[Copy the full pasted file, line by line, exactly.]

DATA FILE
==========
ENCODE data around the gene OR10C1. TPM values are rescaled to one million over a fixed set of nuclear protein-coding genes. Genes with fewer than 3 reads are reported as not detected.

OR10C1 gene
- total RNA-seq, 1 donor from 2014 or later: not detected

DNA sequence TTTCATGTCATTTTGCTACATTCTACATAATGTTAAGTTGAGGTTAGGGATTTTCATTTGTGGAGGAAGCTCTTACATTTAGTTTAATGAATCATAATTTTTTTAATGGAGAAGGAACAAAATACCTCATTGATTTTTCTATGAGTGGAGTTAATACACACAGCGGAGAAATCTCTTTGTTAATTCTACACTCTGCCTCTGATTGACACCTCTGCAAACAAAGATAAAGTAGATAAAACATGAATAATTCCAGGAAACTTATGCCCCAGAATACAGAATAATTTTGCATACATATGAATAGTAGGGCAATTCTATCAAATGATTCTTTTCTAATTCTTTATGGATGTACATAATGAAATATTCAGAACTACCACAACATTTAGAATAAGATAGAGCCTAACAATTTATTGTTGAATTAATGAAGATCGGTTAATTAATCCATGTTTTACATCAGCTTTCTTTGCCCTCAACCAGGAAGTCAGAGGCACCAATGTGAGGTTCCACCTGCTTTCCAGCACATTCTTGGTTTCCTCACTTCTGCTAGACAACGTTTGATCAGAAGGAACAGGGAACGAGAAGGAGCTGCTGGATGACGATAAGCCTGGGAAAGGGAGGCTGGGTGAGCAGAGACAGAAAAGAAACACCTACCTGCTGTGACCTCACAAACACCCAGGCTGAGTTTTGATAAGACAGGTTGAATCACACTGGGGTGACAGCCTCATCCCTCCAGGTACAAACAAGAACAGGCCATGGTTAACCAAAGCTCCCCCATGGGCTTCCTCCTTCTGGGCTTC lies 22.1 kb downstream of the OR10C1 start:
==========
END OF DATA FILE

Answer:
ENCODE data around the gene OR10C1. TPM values are rescaled to one million over a fixed set of nuclear protein-coding genes. Genes with fewer than 3 reads are reported as not detected.

OR10C1 gene
- total RNA-seq, 1 donor from 2014 or later: not detected

DNA sequence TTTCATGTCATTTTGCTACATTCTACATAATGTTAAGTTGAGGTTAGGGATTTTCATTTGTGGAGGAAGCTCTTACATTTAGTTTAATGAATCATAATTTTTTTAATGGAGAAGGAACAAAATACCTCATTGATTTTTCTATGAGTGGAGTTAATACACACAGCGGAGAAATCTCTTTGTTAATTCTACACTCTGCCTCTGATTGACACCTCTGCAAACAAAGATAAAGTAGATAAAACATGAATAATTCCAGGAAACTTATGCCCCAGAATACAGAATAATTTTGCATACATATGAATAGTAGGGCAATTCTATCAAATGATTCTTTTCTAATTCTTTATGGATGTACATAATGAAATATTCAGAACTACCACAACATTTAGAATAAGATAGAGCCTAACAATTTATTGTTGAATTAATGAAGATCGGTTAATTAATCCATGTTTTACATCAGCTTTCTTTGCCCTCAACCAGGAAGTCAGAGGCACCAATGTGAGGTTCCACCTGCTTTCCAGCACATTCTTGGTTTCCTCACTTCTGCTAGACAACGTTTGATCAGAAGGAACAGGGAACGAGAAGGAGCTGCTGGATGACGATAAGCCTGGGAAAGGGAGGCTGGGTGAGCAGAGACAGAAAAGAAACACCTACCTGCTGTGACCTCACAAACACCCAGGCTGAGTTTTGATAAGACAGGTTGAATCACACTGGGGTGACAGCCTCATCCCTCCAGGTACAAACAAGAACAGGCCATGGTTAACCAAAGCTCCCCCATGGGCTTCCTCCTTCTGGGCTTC lies 22.1 kb downstream of the OR10C1 start: